Another thing I've employed in my classroom for over 20 years is something called the Touchstones Discussion project (touchstones.org). Based upon the methods used at St. Johns College in Annapolis and Santa Fe, the project uses excerpts from texts of the great books of the world to help students learn not just what's going on in the texts (in fact, the texts are secondary to student experience at first) but more so to learn how difficult it is to develop the skills that allow us to have deeper, more meaningful discussions without the interaction of a teacher leader.

One dynamic that always rears its head with each new group of students is that the males are far less patient with silence than the females are. We've had several meta discussions this year to focus on the issue of silence and what to do when silence occurs. Of course, one thing to do is to ask their own questions about the text, but getting them to that stage isn't easy, for it's not easy to ask good questions. So most students just wait for the teacher. Learning not only how to develop good questions but also how to recognize that the chaos that often comes from heated discussions is actually less productive and generative than the chaos that's born of silence.

The dynamics of each group are different, but their progress through this stage is always downright difficult but so worth their struggle.

Laura...weren't you at Educon this year?

Ibrahim Ibrahim Ibrahim's picture

I have tried this strategy a few weeks ago ,when my students felt bored and asked for a break during an hour and a half period.I refused then ,but when I went home home ,I thought of their request and found out that they may have a right . The following day ,I told them that I agree to give them a five minute break ,but not for chit chat or gossip . It will be for "An Unusual fact".When the five minute break started ,I asked them : can anybody of you tell us an unusual fact ? I was really surprised when I found one student raising his hand saying a very unusual fact I have ever heard of .at that time I, I found my self asking the other four questions of Rebecca's "Why do you think so ,How do you know,Can you tell us more about it ,What else do you want to know about it? It was a marvellous experience.

Laura Thomas's picture
Laura Thomas
Director, Antioch University New England Center for School Renewal, Author of Facilitating Authentic Learning, Director of the Antioch Critical Skills Program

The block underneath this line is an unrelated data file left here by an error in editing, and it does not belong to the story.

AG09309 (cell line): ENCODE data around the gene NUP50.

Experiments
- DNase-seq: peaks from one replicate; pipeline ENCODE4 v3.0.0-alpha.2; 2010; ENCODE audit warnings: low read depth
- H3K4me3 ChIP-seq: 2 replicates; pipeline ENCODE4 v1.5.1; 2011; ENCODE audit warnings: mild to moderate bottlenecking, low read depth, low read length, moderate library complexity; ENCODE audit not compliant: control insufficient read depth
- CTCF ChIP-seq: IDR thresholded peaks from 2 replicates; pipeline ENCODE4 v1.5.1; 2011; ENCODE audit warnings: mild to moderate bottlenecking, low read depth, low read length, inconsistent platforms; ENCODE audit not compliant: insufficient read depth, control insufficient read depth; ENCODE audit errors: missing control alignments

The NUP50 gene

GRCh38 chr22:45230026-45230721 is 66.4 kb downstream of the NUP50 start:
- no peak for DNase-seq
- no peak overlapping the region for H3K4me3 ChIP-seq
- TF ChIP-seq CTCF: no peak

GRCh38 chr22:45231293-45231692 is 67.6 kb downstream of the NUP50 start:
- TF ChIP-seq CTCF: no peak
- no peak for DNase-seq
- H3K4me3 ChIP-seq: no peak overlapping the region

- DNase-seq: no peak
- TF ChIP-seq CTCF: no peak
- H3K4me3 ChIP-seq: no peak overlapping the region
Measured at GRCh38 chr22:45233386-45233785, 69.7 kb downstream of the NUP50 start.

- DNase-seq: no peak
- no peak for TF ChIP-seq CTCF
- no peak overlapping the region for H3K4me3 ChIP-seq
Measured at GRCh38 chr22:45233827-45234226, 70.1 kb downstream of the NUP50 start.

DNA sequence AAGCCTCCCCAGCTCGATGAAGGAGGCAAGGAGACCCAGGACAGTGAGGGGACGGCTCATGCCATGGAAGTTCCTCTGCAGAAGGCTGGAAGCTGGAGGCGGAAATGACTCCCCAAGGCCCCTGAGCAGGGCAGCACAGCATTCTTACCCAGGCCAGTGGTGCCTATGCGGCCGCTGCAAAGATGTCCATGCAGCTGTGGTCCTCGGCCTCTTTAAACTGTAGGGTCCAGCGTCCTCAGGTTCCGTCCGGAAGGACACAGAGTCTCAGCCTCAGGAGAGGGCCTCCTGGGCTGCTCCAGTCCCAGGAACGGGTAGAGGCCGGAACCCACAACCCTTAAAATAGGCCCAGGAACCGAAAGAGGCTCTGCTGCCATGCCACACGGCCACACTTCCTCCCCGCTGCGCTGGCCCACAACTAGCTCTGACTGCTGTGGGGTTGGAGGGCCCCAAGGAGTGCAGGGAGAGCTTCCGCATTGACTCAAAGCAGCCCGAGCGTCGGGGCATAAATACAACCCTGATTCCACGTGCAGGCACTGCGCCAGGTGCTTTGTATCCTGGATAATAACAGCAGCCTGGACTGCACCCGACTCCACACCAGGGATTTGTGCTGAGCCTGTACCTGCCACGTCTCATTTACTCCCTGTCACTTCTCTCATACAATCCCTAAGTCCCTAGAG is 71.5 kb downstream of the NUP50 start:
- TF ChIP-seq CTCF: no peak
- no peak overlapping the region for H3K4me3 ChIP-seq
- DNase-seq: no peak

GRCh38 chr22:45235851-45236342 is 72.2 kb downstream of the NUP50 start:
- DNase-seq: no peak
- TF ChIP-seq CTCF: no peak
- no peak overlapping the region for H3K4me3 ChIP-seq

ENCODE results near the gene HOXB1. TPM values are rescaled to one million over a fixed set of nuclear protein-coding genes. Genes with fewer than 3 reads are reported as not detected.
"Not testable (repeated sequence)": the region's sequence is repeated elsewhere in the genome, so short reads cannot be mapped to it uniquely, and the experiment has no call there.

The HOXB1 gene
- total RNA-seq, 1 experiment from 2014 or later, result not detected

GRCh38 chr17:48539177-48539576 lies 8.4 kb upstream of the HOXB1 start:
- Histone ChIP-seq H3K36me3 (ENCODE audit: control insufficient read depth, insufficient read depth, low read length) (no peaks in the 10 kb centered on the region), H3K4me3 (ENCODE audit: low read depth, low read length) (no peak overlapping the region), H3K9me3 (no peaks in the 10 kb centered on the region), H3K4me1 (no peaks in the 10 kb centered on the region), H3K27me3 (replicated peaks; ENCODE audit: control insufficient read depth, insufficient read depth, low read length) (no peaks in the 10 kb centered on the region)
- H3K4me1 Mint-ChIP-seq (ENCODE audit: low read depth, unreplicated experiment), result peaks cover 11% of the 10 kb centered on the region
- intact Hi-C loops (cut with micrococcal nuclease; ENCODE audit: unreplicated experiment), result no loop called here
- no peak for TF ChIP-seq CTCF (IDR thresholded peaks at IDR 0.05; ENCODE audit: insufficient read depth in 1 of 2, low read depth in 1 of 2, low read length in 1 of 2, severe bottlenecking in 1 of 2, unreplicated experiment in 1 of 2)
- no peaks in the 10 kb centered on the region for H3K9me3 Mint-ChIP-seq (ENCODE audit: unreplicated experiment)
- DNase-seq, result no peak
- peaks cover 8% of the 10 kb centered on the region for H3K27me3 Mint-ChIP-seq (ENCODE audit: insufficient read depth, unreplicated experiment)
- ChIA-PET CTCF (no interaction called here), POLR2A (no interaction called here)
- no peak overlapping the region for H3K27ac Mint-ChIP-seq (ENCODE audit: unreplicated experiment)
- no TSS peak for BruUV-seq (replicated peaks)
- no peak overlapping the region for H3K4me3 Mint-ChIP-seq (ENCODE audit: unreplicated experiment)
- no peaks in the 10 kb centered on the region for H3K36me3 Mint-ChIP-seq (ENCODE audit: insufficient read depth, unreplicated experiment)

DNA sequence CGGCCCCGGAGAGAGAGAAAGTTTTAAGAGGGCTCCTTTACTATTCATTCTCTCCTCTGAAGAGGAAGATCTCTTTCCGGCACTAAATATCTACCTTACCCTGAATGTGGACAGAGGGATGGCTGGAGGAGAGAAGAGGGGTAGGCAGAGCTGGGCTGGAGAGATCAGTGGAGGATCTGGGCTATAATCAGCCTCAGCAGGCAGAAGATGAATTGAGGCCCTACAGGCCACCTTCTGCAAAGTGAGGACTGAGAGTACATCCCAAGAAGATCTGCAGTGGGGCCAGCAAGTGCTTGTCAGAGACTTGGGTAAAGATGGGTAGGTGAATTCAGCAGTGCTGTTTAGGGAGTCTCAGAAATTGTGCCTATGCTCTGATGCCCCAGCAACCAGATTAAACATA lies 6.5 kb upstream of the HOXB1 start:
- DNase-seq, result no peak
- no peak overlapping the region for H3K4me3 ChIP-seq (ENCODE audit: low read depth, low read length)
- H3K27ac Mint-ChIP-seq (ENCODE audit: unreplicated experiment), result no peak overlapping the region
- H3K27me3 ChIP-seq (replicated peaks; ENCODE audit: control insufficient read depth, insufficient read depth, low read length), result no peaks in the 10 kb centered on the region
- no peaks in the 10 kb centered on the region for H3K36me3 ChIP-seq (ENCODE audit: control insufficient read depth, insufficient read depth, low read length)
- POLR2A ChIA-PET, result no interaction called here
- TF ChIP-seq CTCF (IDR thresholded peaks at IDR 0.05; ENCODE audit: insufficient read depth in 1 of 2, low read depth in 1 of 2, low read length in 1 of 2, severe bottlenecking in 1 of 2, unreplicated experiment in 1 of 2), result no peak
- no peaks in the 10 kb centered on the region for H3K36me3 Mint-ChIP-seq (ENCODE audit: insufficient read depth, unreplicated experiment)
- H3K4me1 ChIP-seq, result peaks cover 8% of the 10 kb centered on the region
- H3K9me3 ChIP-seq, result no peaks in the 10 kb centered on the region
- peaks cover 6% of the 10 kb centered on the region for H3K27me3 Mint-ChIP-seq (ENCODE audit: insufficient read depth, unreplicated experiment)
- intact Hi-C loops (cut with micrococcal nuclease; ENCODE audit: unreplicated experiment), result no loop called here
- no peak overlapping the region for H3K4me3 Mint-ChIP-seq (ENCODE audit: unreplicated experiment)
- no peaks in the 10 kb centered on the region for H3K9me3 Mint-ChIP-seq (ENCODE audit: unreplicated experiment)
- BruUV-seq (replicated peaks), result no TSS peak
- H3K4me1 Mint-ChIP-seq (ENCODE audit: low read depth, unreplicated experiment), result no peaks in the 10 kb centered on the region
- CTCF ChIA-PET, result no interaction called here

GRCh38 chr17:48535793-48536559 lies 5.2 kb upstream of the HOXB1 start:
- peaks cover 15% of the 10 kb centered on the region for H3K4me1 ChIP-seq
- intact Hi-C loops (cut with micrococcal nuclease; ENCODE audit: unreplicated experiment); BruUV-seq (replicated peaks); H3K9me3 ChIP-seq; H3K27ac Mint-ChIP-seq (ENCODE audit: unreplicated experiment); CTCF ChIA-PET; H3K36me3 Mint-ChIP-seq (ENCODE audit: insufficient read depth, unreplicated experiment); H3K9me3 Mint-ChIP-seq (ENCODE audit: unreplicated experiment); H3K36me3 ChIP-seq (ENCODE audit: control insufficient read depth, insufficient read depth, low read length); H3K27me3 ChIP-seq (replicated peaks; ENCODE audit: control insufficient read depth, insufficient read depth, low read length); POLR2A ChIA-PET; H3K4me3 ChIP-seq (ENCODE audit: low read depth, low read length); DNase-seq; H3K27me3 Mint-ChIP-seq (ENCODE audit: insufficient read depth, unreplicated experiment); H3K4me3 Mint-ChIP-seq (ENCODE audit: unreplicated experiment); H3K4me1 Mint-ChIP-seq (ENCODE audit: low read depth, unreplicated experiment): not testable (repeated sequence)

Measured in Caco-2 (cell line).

Facilitator

I was! Were we in a session together? I so get your point about folks having different levels of comfort with silence. I've experimented with mandatory wait time (no one can talk for 5 seconds) as well as talk tickets (you get three turns so use them well).

Garreth Heidt's picture
Garreth Heidt
High School Liberal Studies teacher, Design-minded educator, Forensics Coach

I'm pretty sure we were in the one on language and how word choices are important. It was run by a girl from a school in...I want to say New Hampshire/Vermont.

Laura Bradley, MA, NBCT's picture
Laura Bradley, MA, NBCT
Middle school English/Digital Media teacher

Hi C Keller! I have found that students need this broken down into steps. First they might read in preparation for a discussion, but then they need time (and directions) for writing down their thoughts in response to the reading. That way, when I ask them a question, they can look down at their written responses before they speak. I teach them to annotate what they read by writing in the margins (comments, questions, connections, etc.). We practice this a lot, which helps them build those skills of thinking about and responding to what they read. Over time they get better at answering that question (What do you think?) because they have been writing those thoughts prior to being asked to voice them. Also, because I have them write their thoughts in the margins, they learn to refer to the text when I ask them "why" -- and that helps prepare them to cite from the text when they write.

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Grant Lichtman's picture
Grant Lichtman
Author, speaker, facilitator, "Chief Provocateur"

Have found two cheap and easy tools that promote whole-group questioning amongst students (as well as everyone else!): post it notes and writing walls. Why do students sit in their desks, many nodding off, while one student answers a question? Why can't they ALL be answering the question in visible ways? It is the one thing I look for when I go into a classroom to give feedback on now to build student engagement: are we maximizing the opportunities for students to BE active, engaged questioners and "answer-ers"?

(1)
Ravs's picture

Similarly to Swms "Is that reasonable" is the question "Does that make sense?".
Working out a textbook problem on the board in Year 11 Physics during my final Prac placement last year, I stepped back after finding the 'answer' and looked at it. I then asked the class "does that make sense?".